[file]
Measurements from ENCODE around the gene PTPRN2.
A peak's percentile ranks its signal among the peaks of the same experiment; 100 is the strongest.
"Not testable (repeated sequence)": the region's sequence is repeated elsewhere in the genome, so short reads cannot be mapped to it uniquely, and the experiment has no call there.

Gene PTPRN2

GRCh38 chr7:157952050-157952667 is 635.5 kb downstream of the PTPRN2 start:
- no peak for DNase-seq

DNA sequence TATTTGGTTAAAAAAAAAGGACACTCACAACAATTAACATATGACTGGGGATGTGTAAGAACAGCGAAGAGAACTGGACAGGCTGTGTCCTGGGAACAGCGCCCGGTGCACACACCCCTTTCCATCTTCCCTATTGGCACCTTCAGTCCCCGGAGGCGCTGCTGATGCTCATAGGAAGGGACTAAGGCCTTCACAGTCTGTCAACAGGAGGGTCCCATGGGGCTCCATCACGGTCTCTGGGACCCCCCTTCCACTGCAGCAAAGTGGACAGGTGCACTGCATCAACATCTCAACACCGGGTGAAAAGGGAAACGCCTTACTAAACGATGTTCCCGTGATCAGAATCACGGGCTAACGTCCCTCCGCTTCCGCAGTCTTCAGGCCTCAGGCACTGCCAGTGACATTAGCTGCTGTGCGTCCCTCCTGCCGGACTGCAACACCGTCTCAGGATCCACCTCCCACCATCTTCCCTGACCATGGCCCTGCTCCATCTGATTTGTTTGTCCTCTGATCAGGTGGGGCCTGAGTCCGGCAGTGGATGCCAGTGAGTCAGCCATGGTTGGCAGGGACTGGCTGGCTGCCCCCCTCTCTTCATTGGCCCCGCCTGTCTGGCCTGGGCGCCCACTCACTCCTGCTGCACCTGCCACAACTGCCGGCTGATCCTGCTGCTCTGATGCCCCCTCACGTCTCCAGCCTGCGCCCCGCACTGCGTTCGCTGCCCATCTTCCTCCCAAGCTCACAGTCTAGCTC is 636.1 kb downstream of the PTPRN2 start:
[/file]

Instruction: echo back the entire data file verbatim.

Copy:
Measurements from ENCODE around the gene PTPRN2.
A peak's percentile ranks its signal among the peaks of the same experiment; 100 is the strongest.
"Not testable (repeated sequence)": the region's sequence is repeated elsewhere in the genome, so short reads cannot be mapped to it uniquely, and the experiment has no call there.

Gene PTPRN2

GRCh38 chr7:157952050-157952667 is 635.5 kb downstream of the PTPRN2 start:
- no peak for DNase-seq

DNA sequence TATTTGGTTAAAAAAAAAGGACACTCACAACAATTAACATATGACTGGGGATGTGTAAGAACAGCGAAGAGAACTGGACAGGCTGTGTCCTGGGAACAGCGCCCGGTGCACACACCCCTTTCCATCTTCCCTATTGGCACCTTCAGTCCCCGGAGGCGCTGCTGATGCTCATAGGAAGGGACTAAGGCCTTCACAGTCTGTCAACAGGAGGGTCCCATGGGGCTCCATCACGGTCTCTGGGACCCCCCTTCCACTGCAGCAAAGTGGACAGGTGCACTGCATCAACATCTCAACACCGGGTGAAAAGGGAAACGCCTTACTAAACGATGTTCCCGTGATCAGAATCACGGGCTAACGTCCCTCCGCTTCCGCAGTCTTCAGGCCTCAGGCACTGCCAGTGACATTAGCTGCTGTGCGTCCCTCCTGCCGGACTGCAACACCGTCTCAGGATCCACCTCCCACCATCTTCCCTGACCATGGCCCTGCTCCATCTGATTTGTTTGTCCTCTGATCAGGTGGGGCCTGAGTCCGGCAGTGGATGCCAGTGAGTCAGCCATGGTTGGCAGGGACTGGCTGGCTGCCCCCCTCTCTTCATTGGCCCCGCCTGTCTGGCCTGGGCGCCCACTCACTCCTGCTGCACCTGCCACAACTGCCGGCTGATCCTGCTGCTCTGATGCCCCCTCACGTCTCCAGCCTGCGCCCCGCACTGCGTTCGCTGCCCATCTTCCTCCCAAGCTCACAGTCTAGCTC is 636.1 kb downstream of the PTPRN2 start: